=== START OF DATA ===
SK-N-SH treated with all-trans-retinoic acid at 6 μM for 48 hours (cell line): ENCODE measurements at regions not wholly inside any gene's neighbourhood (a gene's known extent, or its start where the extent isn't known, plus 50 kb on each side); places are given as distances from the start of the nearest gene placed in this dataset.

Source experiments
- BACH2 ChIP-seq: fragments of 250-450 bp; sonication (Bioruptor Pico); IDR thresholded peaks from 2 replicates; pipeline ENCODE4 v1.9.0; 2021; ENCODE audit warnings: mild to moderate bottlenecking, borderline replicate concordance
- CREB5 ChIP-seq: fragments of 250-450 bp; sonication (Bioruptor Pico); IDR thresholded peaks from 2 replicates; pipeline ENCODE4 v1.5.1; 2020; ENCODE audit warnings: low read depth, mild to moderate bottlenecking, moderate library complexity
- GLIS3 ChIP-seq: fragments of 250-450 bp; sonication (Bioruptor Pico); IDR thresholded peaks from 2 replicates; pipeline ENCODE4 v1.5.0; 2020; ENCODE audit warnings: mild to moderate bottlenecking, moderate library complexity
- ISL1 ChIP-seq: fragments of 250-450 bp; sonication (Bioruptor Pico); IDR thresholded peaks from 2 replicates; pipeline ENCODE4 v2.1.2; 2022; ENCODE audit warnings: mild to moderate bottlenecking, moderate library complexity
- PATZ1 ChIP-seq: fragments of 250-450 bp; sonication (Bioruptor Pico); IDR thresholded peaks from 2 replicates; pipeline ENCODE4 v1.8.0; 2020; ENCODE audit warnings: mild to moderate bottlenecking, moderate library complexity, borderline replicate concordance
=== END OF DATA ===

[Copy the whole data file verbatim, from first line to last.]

SK-N-SH treated with all-trans-retinoic acid at 6 μM for 48 hours (cell line): ENCODE measurements at regions not wholly inside any gene's neighbourhood (a gene's known extent, or its start where the extent isn't known, plus 50 kb on each side); places are given as distances from the start of the nearest gene placed in this dataset.

Source experiments
- BACH2 ChIP-seq: fragments of 250-450 bp; sonication (Bioruptor Pico); IDR thresholded peaks from 2 replicates; pipeline ENCODE4 v1.9.0; 2021; ENCODE audit warnings: mild to moderate bottlenecking, borderline replicate concordance
- CREB5 ChIP-seq: fragments of 250-450 bp; sonication (Bioruptor Pico); IDR thresholded peaks from 2 replicates; pipeline ENCODE4 v1.5.1; 2020; ENCODE audit warnings: low read depth, mild to moderate bottlenecking, moderate library complexity
- GLIS3 ChIP-seq: fragments of 250-450 bp; sonication (Bioruptor Pico); IDR thresholded peaks from 2 replicates; pipeline ENCODE4 v1.5.0; 2020; ENCODE audit warnings: mild to moderate bottlenecking, moderate library complexity
- ISL1 ChIP-seq: fragments of 250-450 bp; sonication (Bioruptor Pico); IDR thresholded peaks from 2 replicates; pipeline ENCODE4 v2.1.2; 2022; ENCODE audit warnings: mild to moderate bottlenecking, moderate library complexity
- PATZ1 ChIP-seq: fragments of 250-450 bp; sonication (Bioruptor Pico); IDR thresholded peaks from 2 replicates; pipeline ENCODE4 v1.8.0; 2020; ENCODE audit warnings: mild to moderate bottlenecking, moderate library complexity, borderline replicate concordance